makes about 2½ quarts
Note: Since you may not want to (or be able to) drink all of your stock in 3 days (the approximate amount of time it will keep), once it is completely cool, it can be frozen for up to 3 months.
Do this before roasting and boiling to remove impurities from the bones. if you’re using the right bones, there will be some nasty bits A real bone broth is made with bones and cuts of meat high in collagen, like marrow, knuckles, and feet. Blanching removes the bits that can give you broth a musty quality. The point of bone broth is to extract the delicious and nutritious collagen from the bones. This should result in a broth (aka. stock) that has a gelatinous layer – even at room temperature, and definitely after refrigeration. The gelatin is the goal!
To blanch, cover the bones with cold water, bring to a boil, and let them cook at an aggressive simmer for 20 minutes. Drain into a colander.
Preheat your oven to 425°F. Roast bones in a roasting pan (or a rimmed baking sheet) in middle rack for 30 minutes. Add celery, onion, and carrots (this combination is known as mirepoix) on sheet; roast until the vegetable begin to brown – about 10-15 minutes. Spread tomato paste (optional) over bones and vegetables and roast 5 minutes more; let cool. The end goal is to have bones and vegetables that are browned. This develops the natural sugars (caramelizes) the meat and vegetables; this is what will give your stock a rich flavor and golden brown color.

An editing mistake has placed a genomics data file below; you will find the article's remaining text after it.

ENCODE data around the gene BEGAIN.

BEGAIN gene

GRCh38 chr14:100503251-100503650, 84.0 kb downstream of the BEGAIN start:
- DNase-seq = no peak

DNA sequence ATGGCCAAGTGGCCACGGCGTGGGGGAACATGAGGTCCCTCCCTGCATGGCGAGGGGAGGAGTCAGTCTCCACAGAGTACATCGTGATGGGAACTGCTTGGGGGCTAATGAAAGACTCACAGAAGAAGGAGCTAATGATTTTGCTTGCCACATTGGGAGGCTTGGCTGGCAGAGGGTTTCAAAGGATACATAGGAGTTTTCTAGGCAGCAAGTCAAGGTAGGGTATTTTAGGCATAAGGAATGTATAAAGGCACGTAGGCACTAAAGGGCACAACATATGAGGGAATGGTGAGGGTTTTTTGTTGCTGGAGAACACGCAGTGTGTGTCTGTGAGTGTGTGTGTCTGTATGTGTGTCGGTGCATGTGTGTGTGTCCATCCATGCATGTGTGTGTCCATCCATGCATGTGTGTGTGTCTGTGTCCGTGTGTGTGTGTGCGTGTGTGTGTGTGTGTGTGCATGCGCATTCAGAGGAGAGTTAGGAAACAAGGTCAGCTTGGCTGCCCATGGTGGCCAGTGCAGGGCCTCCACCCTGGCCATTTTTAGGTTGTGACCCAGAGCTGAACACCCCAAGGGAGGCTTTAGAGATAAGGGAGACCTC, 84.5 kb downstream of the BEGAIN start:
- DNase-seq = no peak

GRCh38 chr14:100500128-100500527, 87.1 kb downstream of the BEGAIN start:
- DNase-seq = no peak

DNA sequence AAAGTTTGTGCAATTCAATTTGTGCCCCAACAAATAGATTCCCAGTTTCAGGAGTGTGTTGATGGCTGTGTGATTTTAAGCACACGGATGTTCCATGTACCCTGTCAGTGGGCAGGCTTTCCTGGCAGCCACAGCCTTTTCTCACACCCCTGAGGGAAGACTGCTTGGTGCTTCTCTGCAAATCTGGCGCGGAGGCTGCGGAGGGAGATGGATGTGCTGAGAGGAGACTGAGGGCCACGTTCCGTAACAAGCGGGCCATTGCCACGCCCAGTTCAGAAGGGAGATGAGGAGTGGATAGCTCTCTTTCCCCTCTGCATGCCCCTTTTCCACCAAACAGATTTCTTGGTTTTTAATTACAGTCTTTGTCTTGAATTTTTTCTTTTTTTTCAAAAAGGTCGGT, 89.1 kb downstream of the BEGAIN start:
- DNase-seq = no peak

Transfer bones and vegetables to a large pot (larger than you think!); pour in cold (filtered) water to cover. Add herb stems, bay leaves, peppercorns. Bring to a boil over medium heat. Reduce heat to low and simmer, skimming fat and foam from surface (about every 15 minutes at the beginning; less frequently as the impurities are skimmed off), until caramel colored and flavorful, about 3 hours (minimum; you can simmer longer if you have the time or want to experiment with how this changes the flavor). Strain stock through a fine-mesh strainer into a large bowl, pressing on solids; discard solids (or maybe your dog would like a treat). Note: if you have to add water do not add cold water! Boil filtered water and add as need so as to keep the bones and vegetables covered.
Hot broth can be a breeding ground for bacteria. It needs to be cooled quickly. Use this method: Fill a large container or clean sink with ice and a small amount of water. Place the kettle of soup into the ice bath. Stir the soup to release heat and aid cooling. Alternately, you can transfer to a shallow and wide container (I use my Pyrex baking glass), where it will cool faster (more surface area). [Important: I do not recommend using plastic. The heat of the stock can release chemicals from the plastic into your food.] This will also keep the broth fresher for a longer period of time. DO NOT PUT STEAMING HOT BROTH IN THE REFIGERATOR. This can actually cause the growth of bacteria (the liquid stays in the danger zone longer (refer to inset) and it will raise the temperature of the refrigerator. This could cause other food in your refrigerator to spoil.
Never leave food in the “Danger Zone” over 2 hours. The “Danger Zone” is the temperature range between 40 and 140 F in which bacteria can grow rapidly. To keep food out of the Danger Zone, keep cold food cold, at or below 40 F, and hot food hot, at or above 140 F
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